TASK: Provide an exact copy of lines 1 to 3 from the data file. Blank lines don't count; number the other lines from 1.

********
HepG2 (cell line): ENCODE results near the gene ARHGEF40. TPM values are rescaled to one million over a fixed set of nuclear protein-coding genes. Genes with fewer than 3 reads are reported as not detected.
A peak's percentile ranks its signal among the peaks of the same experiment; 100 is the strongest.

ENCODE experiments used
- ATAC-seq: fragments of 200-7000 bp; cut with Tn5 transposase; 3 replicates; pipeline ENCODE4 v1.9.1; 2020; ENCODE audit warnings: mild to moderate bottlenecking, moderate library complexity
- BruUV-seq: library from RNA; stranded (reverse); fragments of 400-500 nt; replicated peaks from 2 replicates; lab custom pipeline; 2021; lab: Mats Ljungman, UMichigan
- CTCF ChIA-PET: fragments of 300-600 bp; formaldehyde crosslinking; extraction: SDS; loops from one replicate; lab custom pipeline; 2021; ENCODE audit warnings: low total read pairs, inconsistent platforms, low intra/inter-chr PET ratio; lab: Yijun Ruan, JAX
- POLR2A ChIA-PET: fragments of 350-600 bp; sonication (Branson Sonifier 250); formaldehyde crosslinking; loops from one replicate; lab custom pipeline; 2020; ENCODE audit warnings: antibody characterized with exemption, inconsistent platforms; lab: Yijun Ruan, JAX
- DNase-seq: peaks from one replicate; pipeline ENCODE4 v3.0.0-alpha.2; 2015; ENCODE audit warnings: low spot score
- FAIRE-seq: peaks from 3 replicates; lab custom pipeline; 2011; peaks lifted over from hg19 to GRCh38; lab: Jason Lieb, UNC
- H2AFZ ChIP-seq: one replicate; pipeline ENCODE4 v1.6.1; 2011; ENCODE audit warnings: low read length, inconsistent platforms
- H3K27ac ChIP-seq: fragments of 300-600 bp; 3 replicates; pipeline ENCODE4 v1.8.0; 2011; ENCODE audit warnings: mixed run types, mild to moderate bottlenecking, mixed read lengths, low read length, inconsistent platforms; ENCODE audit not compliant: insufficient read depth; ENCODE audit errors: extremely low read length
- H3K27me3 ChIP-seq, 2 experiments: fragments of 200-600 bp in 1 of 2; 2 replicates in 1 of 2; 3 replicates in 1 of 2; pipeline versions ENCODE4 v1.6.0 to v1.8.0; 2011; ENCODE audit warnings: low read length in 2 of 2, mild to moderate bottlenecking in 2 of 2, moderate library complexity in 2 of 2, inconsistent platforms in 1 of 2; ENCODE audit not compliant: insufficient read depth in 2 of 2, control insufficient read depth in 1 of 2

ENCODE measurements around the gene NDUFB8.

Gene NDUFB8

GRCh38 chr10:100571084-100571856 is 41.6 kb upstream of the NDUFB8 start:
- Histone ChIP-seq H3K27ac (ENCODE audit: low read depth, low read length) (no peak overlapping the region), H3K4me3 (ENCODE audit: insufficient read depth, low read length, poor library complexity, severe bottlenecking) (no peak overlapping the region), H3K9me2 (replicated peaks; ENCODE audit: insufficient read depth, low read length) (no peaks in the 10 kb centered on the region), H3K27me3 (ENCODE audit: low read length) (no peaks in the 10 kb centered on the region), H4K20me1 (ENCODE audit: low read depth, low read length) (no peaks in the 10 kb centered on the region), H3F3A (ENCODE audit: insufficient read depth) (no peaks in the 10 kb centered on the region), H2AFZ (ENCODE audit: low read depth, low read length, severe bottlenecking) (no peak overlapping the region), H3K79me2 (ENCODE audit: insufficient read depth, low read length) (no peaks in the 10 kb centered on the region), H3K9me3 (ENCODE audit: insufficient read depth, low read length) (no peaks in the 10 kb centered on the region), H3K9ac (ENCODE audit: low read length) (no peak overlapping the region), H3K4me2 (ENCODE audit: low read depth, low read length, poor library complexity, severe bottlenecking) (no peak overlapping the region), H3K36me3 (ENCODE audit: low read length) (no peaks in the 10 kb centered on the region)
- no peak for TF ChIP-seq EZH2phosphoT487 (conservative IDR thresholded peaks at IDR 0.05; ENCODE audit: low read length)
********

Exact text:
HepG2 (cell line): ENCODE results near the gene ARHGEF40. TPM values are rescaled to one million over a fixed set of nuclear protein-coding genes. Genes with fewer than 3 reads are reported as not detected.
A peak's percentile ranks its signal among the peaks of the same experiment; 100 is the strongest.

ENCODE experiments used